Why can’t I be on permanent holiday, and other thoughts

Last week I spent five and a half days in the rural Languedoc Roussillon region of France at the house my grandparents have spent 27 summers restoring from a ruin. 

I spent 87% of the time worrying about having to come home. The post-holiday blues set in before I’d even left my flat for Stansted. It’s not that home’s bad. It’s just…you know. Work,  responsibilities, life, life’s shitty little potholes, having to talk to people and pretend to be normal etc etc.

The area my grandparents chose to settle is an introvert’s dream. Rolling, golden fields as far as the eye can see. A small village across the valley, a scattering of neighbours (mainly farmers) down the hill. At home I live behind a Wetherspoons pub. Five nights a week I fall asleep to the bellowing yells of drunk students playing the twenty-sixth round of some complicated drinking game that involves, as far as I can tell, shouting as loudly as possible in an unpredictable fashion. The thick silence of the French night was heaven. Nothing but the rhythmic chirp of grasshoppers and the occasional car rolling by on the way to Toulouse.

Life in France is good. They know how to bake croissants properly. They also like wine. People in the market are interesting. They wear baggy trousers made from Indian silk and their hair is cool (dreadlocks/braids that kind of thing). Strangers smile and say Bonjour, which is nice because it’s the one of the only French words I know.

The air smells better. Fresh, herby, warm – a hint of garlic at meal times.

I wrote parts of my novel-in-progress in an armchair at the study window, which overlooks golden hills, Cyprus trees and the Montagne Noir (black mountains) – a sweep of grey-blue in the distance. I felt writerly. I felt like I could finish my whole novel sitting there at the window like that, with a cup of tea.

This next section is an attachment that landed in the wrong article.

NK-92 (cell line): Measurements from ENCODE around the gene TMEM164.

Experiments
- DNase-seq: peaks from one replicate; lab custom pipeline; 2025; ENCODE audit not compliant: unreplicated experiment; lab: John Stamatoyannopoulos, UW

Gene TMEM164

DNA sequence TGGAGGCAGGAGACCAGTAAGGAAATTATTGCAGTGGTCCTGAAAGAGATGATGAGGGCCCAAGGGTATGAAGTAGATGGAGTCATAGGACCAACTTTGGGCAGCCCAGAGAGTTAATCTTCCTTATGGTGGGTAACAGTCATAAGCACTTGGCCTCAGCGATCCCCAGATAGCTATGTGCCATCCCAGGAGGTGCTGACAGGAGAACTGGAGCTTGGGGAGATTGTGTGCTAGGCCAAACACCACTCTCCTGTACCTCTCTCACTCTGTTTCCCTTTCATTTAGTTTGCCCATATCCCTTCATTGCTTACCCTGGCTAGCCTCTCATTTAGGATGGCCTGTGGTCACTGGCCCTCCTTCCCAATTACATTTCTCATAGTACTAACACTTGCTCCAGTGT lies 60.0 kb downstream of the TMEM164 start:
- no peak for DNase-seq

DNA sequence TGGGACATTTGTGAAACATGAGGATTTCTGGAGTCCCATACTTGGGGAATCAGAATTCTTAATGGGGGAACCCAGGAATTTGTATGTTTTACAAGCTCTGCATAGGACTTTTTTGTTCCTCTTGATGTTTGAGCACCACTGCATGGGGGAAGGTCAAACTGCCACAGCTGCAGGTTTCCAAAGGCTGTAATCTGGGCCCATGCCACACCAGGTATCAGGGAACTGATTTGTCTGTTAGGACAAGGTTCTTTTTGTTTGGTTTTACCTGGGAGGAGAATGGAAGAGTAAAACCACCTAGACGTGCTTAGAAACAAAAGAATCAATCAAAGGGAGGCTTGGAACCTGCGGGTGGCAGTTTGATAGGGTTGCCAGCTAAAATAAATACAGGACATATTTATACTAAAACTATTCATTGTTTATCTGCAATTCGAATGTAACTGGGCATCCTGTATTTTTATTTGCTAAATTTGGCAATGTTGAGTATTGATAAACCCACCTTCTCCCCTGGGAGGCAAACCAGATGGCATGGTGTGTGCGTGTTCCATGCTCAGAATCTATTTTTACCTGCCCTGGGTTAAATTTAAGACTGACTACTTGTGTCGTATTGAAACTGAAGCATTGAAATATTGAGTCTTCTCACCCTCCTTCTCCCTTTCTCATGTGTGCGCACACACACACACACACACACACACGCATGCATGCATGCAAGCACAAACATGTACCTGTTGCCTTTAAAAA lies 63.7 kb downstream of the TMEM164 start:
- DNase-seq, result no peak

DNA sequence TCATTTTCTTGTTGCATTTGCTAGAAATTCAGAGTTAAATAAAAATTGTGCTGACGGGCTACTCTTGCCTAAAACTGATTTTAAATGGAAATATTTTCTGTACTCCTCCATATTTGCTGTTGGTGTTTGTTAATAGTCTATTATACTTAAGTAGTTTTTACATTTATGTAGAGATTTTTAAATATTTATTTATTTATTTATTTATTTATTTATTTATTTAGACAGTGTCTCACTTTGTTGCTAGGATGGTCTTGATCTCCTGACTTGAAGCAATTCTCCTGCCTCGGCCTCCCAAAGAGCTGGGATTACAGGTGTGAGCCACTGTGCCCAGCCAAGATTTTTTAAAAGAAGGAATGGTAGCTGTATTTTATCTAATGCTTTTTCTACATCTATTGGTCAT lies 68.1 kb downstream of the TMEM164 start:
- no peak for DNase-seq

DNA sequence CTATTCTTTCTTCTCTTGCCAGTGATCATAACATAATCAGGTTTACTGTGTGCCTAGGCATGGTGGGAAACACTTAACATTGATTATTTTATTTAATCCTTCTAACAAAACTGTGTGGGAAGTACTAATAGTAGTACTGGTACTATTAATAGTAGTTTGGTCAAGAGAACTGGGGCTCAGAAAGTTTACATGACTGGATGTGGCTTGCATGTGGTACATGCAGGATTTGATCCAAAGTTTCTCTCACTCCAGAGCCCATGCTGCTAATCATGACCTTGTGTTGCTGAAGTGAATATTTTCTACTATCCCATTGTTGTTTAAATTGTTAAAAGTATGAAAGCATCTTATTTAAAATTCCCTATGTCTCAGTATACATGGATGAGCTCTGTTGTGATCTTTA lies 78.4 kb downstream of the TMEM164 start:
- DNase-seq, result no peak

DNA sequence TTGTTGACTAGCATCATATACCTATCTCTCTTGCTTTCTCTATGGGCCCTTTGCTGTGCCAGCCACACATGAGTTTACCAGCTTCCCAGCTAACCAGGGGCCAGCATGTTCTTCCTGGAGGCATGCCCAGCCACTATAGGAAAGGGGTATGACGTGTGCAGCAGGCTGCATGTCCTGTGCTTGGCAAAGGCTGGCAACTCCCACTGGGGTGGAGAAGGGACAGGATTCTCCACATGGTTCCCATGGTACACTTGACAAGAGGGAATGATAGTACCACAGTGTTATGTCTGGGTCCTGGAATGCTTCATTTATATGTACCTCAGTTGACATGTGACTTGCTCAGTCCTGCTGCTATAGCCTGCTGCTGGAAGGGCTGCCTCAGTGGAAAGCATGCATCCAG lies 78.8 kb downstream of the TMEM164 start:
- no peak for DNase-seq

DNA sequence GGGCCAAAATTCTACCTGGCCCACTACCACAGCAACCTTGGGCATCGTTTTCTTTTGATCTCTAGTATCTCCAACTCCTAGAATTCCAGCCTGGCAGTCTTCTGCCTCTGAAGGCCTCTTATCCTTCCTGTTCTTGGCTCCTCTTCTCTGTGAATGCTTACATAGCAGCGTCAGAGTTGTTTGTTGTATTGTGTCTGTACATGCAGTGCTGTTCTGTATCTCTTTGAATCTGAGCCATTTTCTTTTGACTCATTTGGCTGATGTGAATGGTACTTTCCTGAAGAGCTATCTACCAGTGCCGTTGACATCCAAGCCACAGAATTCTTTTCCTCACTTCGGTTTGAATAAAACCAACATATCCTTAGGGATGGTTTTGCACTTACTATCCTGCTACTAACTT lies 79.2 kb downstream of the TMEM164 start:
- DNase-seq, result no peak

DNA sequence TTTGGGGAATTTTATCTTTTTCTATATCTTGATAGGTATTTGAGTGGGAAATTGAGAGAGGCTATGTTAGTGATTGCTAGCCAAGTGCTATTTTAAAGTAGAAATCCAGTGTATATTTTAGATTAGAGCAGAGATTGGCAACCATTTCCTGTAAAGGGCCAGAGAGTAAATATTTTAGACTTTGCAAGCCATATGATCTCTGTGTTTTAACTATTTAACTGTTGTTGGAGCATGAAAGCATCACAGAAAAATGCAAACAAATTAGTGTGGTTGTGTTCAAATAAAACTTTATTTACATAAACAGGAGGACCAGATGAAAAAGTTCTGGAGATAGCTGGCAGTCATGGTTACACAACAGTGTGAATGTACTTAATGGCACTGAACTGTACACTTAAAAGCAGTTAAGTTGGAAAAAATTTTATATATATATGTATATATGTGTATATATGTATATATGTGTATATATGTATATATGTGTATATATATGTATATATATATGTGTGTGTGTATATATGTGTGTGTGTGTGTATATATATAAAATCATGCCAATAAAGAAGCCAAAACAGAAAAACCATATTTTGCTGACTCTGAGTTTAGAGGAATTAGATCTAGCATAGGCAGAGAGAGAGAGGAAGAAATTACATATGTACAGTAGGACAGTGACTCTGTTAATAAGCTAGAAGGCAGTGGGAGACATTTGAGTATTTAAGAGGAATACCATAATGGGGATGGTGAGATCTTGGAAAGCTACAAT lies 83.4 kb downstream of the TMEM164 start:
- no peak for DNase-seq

But then the inevitable happened. I had to go home. I had to force my unwilling body onto a plane that would take me back to my real life behind Wetherspoons. My real life with its shitty little potholes. And it made me think, if only a kind billionaire would write me a cheque. I’m not talking millions. Just enough for me to live on for a couple of years so I don’t have to go to an office every day. I can live on the road in my camper van with my puppy (and maybe Matt, if he wants). I can spend my time improving my writing, working towards the Man Booker Prize I promise myself every day that I will win, once I’ve stopped rewriting every stupid sentence of my stupid book three thousand times.

I’m not saying, by the way, that I don’t like my job. I do – I really like it actually, but I’d still rather be an author. Writing is a permanent holiday. Writing is being anybody you like. It’s living a thousand lives in one.

I know, I know. I’m being so ungrateful. But this isn’t one of those #LoveLife posts. This is an honest, self-absorbed, narcissistic sort of post that reflects my honest, self-absorbed, narcissistic sort of self.

Hopefully a billionaire will read this so I can stop whingeing.


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